Washington (Aug. 26)
The State Department said today that Soviet Jewish migrants should have their freedom of choice to settle wherever they wished.
Department spokesman Dean Fischer expressed this view when he was asked to comment on the announcement made last week in Jerusalem by Jewish Agency Executive chairman Leon Dulzin that the Agency would refer to HIAS only those Soviet Jews who had first degree relatives in the U.S. and other countries of resettlement but that Soviet Jews without such relatives who left the USSR and opted to resettle in countries other than Israel would have to fend for themselves. Last month, nearly 85 percent of Jews arriving in Vienna from the Soviet Union did not go to Israel.
HIAS, in a resolution adopted by its executive committee Monday night, said it would continue to provide migration services to Jewish refugees coming out of the USSR who choose not to go to Israel. The U.S. government is involved because it pays most of the costs associated with the resettlement of Soviet Jews. It pays Israel $25 million a year and spends about $1,000 for each emigrant going to countries other than Israel.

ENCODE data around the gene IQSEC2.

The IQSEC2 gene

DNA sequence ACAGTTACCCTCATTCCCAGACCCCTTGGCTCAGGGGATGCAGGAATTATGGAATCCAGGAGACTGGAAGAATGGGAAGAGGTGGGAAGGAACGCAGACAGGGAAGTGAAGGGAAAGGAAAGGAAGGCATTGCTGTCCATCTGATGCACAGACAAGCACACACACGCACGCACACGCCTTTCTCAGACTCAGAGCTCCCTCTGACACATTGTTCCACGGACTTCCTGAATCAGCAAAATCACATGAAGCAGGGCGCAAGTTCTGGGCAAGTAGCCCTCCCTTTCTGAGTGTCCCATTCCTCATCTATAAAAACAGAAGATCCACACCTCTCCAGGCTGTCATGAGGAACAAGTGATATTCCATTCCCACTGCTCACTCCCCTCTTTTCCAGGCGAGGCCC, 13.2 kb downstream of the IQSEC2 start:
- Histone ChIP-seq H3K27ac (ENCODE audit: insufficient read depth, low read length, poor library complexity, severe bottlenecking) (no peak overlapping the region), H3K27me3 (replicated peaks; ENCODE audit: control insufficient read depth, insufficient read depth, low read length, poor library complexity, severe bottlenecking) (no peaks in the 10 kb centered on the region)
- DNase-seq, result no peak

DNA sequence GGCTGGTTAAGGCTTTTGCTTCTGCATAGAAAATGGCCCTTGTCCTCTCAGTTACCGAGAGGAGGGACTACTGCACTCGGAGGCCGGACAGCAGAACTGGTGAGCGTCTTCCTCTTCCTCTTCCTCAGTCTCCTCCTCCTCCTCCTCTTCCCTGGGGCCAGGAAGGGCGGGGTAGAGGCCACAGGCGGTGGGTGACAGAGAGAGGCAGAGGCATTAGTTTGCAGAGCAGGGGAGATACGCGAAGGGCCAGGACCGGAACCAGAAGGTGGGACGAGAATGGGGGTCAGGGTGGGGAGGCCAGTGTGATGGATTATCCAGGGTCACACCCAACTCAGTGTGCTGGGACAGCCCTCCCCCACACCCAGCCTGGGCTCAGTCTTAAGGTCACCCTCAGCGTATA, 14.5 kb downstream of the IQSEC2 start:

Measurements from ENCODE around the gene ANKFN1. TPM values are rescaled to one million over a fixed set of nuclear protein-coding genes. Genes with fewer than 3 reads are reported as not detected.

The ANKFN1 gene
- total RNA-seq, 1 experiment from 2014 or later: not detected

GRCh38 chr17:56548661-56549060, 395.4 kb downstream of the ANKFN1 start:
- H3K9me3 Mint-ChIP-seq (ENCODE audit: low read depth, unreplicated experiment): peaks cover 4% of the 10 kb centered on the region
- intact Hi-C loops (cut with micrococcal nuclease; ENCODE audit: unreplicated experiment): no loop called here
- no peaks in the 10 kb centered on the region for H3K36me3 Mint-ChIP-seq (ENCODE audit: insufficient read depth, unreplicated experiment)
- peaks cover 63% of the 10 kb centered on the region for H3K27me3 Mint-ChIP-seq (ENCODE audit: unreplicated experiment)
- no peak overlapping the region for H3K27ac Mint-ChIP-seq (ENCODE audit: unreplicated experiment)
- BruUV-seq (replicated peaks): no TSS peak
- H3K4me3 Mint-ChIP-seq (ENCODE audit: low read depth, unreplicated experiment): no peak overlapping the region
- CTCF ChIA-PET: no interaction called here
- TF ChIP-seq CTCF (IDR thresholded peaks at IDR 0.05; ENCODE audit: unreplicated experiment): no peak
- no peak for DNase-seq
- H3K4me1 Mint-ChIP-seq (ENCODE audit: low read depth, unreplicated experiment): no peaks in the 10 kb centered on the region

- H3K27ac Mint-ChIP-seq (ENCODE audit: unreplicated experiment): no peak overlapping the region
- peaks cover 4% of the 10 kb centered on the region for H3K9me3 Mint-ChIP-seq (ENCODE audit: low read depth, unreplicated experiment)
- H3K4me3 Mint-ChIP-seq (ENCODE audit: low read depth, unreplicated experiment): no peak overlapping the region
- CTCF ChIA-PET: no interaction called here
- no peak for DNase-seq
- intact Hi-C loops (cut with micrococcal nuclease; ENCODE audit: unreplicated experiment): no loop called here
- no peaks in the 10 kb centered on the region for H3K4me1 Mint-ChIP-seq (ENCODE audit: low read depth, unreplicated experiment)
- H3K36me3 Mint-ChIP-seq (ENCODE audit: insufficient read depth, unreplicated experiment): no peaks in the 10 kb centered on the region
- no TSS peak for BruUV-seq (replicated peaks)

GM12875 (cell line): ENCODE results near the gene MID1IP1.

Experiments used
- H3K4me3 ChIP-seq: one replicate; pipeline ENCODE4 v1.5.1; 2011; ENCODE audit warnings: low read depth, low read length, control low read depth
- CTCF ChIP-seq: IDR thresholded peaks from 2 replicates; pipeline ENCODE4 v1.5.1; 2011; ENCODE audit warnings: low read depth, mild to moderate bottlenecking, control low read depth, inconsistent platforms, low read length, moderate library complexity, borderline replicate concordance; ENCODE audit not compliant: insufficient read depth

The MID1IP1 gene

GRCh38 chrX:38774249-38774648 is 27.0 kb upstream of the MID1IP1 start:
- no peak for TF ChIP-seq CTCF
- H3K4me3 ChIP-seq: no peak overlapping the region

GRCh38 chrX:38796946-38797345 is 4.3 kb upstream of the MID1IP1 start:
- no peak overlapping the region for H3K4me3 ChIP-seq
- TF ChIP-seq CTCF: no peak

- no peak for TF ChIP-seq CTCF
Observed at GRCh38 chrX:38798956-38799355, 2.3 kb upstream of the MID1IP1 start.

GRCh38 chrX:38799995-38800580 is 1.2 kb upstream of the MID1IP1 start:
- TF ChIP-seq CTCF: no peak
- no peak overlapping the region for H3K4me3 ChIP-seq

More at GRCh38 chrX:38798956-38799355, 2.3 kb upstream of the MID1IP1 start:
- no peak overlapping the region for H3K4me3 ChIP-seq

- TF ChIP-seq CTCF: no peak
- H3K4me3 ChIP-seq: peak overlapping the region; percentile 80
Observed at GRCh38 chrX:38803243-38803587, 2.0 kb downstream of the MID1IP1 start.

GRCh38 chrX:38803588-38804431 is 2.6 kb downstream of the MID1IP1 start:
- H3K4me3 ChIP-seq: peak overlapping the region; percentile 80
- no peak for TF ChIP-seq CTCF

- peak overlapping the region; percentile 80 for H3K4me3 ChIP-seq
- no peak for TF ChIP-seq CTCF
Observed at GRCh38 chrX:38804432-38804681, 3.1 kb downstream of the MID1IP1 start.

STATEMENT BY THE STATE DEPARTMENT
Fischer, in response to the question on the resettlement issue, replied: “We have seen a report stating that the Jewish Agency for Israel will no longer provide any assistance for emigrants from the Soviet Union who wish to resettle somewhere other than Israel, excepting only emigrants who wish to join parents, children or spouses in other countries.
“Reportedly, all other Soviet Jewish emigrants who do not choose to fly immediately to Israel will no longer be assisted in contacting other voluntary agencies in Vienna, including several United States agencies who can help them resettle in the country of their choice. Since we were not consulted by the Israelis in advance of their decision to implement this new policy, we cannot say what its actual effect may be.
“United States policy has always been and will continue to be that Soviet Jewish refugees arriving in Vienna should have freedom of choice with regard to where they wish to resettle. Once the Soviet refugees have arrived in Vienna, we see no reason why they should be obliged to go to Israel if there are other countries willing to offer them refuge.”